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Using electrolysis, learners produce hydrogen gas and oxygen gas from water molecules in a solution. A pH indicator (bromthymol blue) in the water allows learners to observe how the pH of the solution changes as the reaction proceeds. Background information explains the reaction, and also how industry uses electricity to separate chemical compounds such as sodium chloride (table salt) into chlorine gas and pure sodium metal.

Quick Guide

Preparation Time:
30 to 45 minutes

Learning Time:
Under 5 minutes

Estimated Materials Cost:
$10 - $20 per group of students

Age Range:
Ages 6 - adult

Resource Types:
Activity, Experiment/Lab Activity


Materials List (per group of students)

  • One plastic electrolysis tub (from Central Scientific catalog: “compact electrolysis apparatus”)
  • Two small (13- by 100-mm) test tubes (keep four on hand)
  • One plastic pipette (keep two on hand)
  • One wooden stirring stick (keep six on hand)
  • Two 6V lantern batteries (keep two fresh batteries on hand)
  • Two wire leads (each 8 to 12 inches long) with alligator clips on each end (one red wire, one white wire)
  • Two black leads (each 8 to 12 inches long) with an alligator clip on one end only
  • Three 30-ml dropper bottles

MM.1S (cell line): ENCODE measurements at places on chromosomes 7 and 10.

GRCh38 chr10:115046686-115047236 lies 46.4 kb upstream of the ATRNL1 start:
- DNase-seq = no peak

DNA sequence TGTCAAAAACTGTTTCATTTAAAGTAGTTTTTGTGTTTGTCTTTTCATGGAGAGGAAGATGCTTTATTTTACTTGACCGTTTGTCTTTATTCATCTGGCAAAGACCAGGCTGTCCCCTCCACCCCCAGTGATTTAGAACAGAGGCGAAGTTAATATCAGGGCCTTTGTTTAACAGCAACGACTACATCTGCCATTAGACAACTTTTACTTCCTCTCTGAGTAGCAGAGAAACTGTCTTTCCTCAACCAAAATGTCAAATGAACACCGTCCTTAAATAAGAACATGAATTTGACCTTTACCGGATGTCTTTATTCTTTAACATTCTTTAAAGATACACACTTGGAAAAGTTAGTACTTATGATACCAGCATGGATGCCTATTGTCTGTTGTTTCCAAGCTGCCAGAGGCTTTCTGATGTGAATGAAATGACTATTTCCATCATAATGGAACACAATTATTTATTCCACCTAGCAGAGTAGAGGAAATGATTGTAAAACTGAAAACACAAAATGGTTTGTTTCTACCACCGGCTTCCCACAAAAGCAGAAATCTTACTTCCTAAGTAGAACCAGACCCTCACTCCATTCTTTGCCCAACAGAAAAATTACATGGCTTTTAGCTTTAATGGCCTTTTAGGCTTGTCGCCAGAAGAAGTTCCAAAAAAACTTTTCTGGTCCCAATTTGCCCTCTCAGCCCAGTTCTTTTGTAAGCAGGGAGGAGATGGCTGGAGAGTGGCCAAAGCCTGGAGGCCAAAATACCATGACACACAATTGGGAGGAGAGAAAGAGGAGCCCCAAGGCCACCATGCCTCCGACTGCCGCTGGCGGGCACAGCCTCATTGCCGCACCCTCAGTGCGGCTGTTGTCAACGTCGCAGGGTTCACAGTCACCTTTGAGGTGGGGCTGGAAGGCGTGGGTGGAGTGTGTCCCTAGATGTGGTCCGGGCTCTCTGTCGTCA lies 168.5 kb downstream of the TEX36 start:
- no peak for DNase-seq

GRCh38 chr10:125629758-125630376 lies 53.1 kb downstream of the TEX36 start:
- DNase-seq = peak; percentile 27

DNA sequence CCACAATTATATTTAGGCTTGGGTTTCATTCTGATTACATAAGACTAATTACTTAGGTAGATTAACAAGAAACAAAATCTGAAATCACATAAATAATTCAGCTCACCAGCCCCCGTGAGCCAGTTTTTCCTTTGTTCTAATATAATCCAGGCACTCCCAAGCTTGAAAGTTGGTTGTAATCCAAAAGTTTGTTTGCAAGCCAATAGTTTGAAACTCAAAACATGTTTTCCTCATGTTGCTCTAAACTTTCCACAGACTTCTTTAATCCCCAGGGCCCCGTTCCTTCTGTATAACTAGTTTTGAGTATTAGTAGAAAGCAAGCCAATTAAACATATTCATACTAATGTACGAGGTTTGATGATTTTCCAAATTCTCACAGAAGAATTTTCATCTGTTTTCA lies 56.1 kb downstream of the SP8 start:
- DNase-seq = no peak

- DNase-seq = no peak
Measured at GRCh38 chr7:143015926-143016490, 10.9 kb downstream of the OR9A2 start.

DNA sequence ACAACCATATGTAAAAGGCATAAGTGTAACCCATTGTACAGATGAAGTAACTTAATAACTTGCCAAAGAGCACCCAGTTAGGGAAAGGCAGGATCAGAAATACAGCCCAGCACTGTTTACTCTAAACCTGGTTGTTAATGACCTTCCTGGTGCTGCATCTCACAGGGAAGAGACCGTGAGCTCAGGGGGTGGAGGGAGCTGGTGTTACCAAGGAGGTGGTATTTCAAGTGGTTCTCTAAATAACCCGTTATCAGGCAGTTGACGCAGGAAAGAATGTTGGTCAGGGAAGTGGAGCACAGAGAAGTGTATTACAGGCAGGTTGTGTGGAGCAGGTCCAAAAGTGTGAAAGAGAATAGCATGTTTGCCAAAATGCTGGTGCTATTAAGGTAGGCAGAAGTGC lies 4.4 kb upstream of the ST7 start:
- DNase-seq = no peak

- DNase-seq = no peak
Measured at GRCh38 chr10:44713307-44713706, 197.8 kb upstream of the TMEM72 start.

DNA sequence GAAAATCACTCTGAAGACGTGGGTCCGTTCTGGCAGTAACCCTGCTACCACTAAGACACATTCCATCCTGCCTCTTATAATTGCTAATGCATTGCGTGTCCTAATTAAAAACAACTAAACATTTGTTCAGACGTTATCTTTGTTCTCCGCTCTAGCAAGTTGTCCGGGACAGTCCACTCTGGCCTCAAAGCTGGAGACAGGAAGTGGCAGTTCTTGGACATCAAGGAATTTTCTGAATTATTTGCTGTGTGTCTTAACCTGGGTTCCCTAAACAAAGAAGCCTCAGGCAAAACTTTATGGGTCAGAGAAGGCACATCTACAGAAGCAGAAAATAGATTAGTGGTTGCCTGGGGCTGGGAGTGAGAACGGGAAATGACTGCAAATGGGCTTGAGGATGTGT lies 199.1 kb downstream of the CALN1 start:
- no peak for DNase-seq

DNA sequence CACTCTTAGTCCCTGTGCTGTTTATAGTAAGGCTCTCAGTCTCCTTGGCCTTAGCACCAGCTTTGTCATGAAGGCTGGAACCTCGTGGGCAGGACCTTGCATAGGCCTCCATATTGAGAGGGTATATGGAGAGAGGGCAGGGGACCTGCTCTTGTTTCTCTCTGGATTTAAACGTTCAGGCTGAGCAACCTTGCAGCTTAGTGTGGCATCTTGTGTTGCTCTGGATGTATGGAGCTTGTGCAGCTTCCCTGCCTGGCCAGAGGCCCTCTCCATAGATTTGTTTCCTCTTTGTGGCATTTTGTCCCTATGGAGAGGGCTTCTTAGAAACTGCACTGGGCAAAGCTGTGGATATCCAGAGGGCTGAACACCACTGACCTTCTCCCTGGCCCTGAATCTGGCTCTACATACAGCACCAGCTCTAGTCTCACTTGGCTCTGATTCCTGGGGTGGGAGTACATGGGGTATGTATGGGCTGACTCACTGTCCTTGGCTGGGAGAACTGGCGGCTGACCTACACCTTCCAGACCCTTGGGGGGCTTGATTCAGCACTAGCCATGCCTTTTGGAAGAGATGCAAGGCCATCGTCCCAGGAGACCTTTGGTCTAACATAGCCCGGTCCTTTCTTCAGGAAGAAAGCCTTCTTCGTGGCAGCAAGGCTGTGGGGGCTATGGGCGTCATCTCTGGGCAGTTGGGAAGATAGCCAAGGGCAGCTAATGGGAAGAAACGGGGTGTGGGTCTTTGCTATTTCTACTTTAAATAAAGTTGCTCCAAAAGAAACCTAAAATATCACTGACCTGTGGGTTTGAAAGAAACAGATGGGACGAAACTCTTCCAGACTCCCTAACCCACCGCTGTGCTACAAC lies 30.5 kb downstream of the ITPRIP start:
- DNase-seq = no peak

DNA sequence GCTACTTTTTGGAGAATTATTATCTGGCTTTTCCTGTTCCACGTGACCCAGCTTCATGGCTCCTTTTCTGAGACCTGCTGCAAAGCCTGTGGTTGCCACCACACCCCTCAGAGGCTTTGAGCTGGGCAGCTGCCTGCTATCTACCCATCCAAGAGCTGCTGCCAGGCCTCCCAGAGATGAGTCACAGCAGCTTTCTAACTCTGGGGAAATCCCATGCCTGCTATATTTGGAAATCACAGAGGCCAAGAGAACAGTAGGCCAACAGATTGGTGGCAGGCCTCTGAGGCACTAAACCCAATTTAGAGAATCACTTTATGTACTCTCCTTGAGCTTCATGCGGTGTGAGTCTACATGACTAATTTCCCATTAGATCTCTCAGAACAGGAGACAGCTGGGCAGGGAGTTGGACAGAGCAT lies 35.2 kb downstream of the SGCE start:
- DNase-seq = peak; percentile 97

• 0.1M HCl (hydrochloric acid) (keep 100 ml on hand) OR — 1M HCl (keep 1 l on hand) OR — concentrated (12M) HCl (keep 100 ml on hand)
  • 0.1M NaOH (sodium hydroxide) (keep 100 ml on hand) OR — 1M NaOH (sodium hydroxide) (keep 25 ml on hand) OR — solid NaOH (keep 500 g on hand)
  • Two 125-ml plastic storage bottles
  • One 1000-ml plastic storage bottle
  • Na2SO4*10H2O (sodium sulfate) (keep 250 g on hand)
  • Bromthymol blue (keep 25 ml on hand)
  • One knife switch
  • Two small screws
  • One wooden block approximately 3 inches wide and 8 inches long
  • One 600-ml beaker or flask


  • Engineering and Technology
    • Engineering
      • Chemical Engineering
    • Technology
      • Energy and Power
  • Physical Sciences
    • Electricity and Magnetism
    • Chemistry
      • Acids and Bases
      • Oxidation-Reduction Reactions
      • Solutions
    • Structure and Properties of Matter
  • The Nature of Technology


To use this activity, learners need to:

  • see
  • see color
  • read
  • touch

Learning styles supported:

  • Involves hands-on or lab activities


Components that are part of this resource:

This resource is part of:

Access Rights:

  • Free access



  • All Rights Reserved, Oregon Museum of Science and Industry, ©1997

Funding Source:

  • National Science Foundation


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